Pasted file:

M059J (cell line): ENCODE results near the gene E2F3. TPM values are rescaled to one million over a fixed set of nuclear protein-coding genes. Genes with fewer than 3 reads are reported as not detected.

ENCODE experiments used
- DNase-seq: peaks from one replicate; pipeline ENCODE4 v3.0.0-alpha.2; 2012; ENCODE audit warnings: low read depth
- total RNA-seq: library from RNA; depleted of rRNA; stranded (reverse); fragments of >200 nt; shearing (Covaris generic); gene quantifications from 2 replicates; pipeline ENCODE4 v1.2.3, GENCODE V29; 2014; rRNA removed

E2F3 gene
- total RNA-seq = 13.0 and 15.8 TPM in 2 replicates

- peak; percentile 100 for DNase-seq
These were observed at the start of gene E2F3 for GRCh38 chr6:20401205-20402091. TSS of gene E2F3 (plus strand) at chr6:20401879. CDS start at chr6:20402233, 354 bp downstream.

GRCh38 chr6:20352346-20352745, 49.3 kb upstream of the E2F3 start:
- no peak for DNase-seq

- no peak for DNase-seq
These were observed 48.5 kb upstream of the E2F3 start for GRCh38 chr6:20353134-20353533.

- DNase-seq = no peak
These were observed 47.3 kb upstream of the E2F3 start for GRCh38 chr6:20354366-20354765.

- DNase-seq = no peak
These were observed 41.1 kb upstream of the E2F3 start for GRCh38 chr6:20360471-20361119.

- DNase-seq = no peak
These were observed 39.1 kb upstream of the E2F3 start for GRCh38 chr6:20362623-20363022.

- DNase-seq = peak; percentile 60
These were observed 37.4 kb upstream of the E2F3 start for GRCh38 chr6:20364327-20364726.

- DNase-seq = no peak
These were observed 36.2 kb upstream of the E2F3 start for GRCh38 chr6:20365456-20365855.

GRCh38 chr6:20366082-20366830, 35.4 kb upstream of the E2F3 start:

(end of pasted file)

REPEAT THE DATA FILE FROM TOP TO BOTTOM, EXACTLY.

M059J (cell line): ENCODE results near the gene E2F3. TPM values are rescaled to one million over a fixed set of nuclear protein-coding genes. Genes with fewer than 3 reads are reported as not detected.

ENCODE experiments used
- DNase-seq: peaks from one replicate; pipeline ENCODE4 v3.0.0-alpha.2; 2012; ENCODE audit warnings: low read depth
- total RNA-seq: library from RNA; depleted of rRNA; stranded (reverse); fragments of >200 nt; shearing (Covaris generic); gene quantifications from 2 replicates; pipeline ENCODE4 v1.2.3, GENCODE V29; 2014; rRNA removed

E2F3 gene
- total RNA-seq = 13.0 and 15.8 TPM in 2 replicates

- peak; percentile 100 for DNase-seq
These were observed at the start of gene E2F3 for GRCh38 chr6:20401205-20402091. TSS of gene E2F3 (plus strand) at chr6:20401879. CDS start at chr6:20402233, 354 bp downstream.

GRCh38 chr6:20352346-20352745, 49.3 kb upstream of the E2F3 start:
- no peak for DNase-seq

- no peak for DNase-seq
These were observed 48.5 kb upstream of the E2F3 start for GRCh38 chr6:20353134-20353533.

- DNase-seq = no peak
These were observed 47.3 kb upstream of the E2F3 start for GRCh38 chr6:20354366-20354765.

- DNase-seq = no peak
These were observed 41.1 kb upstream of the E2F3 start for GRCh38 chr6:20360471-20361119.

- DNase-seq = no peak
These were observed 39.1 kb upstream of the E2F3 start for GRCh38 chr6:20362623-20363022.

- DNase-seq = peak; percentile 60
These were observed 37.4 kb upstream of the E2F3 start for GRCh38 chr6:20364327-20364726.

- DNase-seq = no peak
These were observed 36.2 kb upstream of the E2F3 start for GRCh38 chr6:20365456-20365855.

GRCh38 chr6:20366082-20366830, 35.4 kb upstream of the E2F3 start: